Food shortage fears as North Korea endures worst drought in 15 years: UN
Help from South Korea and the United States has been drastically cut over the past decade amid soaring tensions over the missile programmes
North Korea is facing severe food shortages after being hit by its worst drought in more than 15 years, the UN said, calling for urgent food imports to stop children going hungry.
A severe lack of rainfall over the first half of this year has badly damaged vital harvests in a country where malnutrition is already widespread, a report by the UN’s Food and Agriculture Organisation (FAO) said.
Seasonal rainfall has dropped below 2001 levels and could cause “a sharp deterioration in food security conditions of a large part of the population”, said Vincent Martin, FAO representative in China and North Korea.
“Immediate interventions are needed to support affected farmers and prevent undesirable coping strategies for the most vulnerable, such as reducing daily food intakes,” Martin added.
The North has periodically been hit by famine in recent decades, with hundreds of thousands of people dying during the 1990s – a period known in the country as the Arduous March.
Even in good years, more than 40 per cent of the population is categorised by the UN as undernourished.
But rainfall over the first half of this year has been well below the levels of 2001, when a particularly bad drought caused the country’s cereal crop production to hit unprecedented lows.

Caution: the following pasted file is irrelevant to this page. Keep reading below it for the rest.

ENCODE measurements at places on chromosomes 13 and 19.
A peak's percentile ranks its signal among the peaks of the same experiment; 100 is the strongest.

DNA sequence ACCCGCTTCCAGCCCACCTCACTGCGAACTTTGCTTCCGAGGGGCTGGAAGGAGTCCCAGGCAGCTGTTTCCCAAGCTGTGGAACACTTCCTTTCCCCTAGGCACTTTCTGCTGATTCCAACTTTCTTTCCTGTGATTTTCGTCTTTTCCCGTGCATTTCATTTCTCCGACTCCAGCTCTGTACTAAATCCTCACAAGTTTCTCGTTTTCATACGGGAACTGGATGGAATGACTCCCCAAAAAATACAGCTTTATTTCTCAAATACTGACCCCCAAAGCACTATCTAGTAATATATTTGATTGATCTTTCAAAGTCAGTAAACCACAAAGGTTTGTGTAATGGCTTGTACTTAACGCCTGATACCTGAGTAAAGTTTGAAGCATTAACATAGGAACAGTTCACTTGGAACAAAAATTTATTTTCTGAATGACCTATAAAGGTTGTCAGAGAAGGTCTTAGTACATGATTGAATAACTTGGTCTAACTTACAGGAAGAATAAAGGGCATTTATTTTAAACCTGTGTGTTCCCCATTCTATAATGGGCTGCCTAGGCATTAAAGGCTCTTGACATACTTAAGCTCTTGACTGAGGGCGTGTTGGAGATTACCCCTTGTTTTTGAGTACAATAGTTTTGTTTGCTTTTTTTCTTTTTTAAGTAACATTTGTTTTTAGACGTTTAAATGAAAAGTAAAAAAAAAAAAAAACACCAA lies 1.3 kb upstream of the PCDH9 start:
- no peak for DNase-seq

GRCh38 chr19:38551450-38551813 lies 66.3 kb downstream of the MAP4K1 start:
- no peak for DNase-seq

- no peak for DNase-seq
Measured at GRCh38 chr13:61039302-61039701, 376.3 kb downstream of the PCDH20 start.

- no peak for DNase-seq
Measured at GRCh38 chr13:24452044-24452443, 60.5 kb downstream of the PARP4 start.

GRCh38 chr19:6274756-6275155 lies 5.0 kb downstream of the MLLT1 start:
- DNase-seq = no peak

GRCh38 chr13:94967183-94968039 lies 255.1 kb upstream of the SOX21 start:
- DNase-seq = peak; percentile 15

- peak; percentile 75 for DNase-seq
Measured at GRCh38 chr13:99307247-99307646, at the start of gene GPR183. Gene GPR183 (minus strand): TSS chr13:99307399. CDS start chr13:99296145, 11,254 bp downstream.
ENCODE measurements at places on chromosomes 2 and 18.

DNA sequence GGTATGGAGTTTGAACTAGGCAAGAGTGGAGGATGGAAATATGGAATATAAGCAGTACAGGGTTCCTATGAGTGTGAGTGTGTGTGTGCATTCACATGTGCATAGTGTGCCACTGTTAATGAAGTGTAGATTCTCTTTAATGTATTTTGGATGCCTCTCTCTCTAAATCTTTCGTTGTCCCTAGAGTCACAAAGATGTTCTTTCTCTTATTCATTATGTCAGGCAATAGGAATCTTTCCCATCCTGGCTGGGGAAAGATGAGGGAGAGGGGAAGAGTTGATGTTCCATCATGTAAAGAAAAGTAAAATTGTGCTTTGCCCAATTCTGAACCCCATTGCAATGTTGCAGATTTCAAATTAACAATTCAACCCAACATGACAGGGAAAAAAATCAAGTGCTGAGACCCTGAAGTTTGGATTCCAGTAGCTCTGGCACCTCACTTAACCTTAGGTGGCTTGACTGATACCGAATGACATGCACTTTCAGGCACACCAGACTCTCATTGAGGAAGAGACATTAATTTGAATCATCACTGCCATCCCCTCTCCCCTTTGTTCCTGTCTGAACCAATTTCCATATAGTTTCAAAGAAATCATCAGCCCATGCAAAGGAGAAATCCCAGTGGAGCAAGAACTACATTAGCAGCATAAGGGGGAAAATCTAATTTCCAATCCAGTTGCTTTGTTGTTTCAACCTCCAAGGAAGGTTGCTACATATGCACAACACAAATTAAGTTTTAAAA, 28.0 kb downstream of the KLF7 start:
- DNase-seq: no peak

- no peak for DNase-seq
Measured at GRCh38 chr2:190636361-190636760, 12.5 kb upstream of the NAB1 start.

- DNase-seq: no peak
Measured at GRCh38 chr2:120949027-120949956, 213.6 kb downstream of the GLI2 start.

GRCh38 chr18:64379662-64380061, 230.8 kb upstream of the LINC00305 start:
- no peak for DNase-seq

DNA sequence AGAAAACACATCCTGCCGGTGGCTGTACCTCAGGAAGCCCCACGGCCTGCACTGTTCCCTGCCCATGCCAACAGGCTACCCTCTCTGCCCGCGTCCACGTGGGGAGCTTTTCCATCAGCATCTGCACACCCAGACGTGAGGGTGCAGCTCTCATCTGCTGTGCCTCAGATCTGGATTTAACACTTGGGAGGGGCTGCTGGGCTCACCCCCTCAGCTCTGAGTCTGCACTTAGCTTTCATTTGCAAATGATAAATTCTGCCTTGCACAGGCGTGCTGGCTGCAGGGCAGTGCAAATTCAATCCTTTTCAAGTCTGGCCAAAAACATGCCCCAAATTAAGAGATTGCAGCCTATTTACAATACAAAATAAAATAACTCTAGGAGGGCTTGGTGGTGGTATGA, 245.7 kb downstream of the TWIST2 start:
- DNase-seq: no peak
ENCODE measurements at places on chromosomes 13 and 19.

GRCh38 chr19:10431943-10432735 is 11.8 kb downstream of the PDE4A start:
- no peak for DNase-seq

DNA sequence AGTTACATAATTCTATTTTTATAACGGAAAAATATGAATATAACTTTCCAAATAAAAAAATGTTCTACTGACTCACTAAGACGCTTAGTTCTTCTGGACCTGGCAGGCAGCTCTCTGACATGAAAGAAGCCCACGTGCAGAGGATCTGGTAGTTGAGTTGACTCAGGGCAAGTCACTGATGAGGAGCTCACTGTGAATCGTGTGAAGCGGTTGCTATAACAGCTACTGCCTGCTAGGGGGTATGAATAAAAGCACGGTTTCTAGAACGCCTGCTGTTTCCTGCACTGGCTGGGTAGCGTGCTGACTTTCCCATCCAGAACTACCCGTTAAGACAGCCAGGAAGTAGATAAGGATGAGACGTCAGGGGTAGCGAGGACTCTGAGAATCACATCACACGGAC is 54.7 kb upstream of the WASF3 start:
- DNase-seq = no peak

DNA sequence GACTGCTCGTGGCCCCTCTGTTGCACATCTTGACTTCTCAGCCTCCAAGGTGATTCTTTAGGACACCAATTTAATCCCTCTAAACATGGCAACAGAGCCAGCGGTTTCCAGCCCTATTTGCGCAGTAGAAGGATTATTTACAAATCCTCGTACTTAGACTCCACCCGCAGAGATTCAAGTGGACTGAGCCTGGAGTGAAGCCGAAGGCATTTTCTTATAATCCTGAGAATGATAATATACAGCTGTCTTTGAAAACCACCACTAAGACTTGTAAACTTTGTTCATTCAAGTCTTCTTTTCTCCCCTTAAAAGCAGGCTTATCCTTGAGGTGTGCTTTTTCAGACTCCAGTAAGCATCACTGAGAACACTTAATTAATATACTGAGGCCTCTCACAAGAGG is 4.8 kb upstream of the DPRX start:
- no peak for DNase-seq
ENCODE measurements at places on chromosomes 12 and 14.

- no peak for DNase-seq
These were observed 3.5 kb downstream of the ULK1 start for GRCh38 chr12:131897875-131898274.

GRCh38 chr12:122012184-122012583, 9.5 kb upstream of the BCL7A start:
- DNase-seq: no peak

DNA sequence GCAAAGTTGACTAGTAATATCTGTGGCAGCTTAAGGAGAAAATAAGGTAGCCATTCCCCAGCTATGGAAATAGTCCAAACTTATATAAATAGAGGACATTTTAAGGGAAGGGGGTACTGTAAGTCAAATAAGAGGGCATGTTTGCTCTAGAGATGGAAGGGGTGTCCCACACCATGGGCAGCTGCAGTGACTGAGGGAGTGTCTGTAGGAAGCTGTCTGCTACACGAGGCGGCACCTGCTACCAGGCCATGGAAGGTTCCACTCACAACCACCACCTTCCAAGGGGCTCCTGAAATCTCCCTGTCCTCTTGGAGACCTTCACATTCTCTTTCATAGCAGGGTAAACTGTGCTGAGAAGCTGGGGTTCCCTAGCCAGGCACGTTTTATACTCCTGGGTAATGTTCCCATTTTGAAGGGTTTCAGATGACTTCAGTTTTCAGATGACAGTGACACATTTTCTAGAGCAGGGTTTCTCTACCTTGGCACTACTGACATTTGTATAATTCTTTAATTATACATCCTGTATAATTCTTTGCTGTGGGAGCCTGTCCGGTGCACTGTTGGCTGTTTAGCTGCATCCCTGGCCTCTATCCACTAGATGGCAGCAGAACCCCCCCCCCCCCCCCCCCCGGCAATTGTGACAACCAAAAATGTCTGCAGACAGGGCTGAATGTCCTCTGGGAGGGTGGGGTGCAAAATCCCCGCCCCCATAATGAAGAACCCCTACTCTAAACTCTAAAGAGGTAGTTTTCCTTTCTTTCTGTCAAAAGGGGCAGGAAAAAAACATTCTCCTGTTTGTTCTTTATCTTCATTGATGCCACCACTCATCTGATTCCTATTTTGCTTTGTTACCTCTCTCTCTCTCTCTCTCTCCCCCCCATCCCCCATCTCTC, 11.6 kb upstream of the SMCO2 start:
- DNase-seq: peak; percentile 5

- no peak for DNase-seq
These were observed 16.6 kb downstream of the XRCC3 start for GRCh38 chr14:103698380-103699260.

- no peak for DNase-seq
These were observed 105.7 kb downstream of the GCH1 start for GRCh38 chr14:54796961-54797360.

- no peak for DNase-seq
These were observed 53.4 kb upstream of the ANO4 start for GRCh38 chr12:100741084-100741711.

In some key agricultural provinces, rainfall from April to June was 50 per cent below average.
Mismanagement is widely blamed for food shortages in the impoverished country, with some critics pointing to the nation’s vast expenditure on its nuclear and missile programmes at the cost of investment in agriculture.
International food aid, especially from South Korea and the United States, has been drastically cut over the past decade amid soaring tensions over the missile programmes.
Frequent floods and droughts, as well as a lack of quality soil, seeds, fertiliser and equipment, are also to blame.
The FAO, which maintains a permanent office in North Korea, said more than 50,000 hectares of farmland had been severely affected by this year’s prolonged drought, particularly crops of rice, maize, potatoes and soybean.
Production of 2017 early season crops has plunged by more than 30 per cent, from 450 000 tonnes in 2016 to 310, 000 tonnes, the FAO report said.
Women, children and the elderly are particularly vulnerable to food shortages, with undernutrition a major cause of maternal and child mortality. About 28 per cent of North Korean children under the age of five are stunted.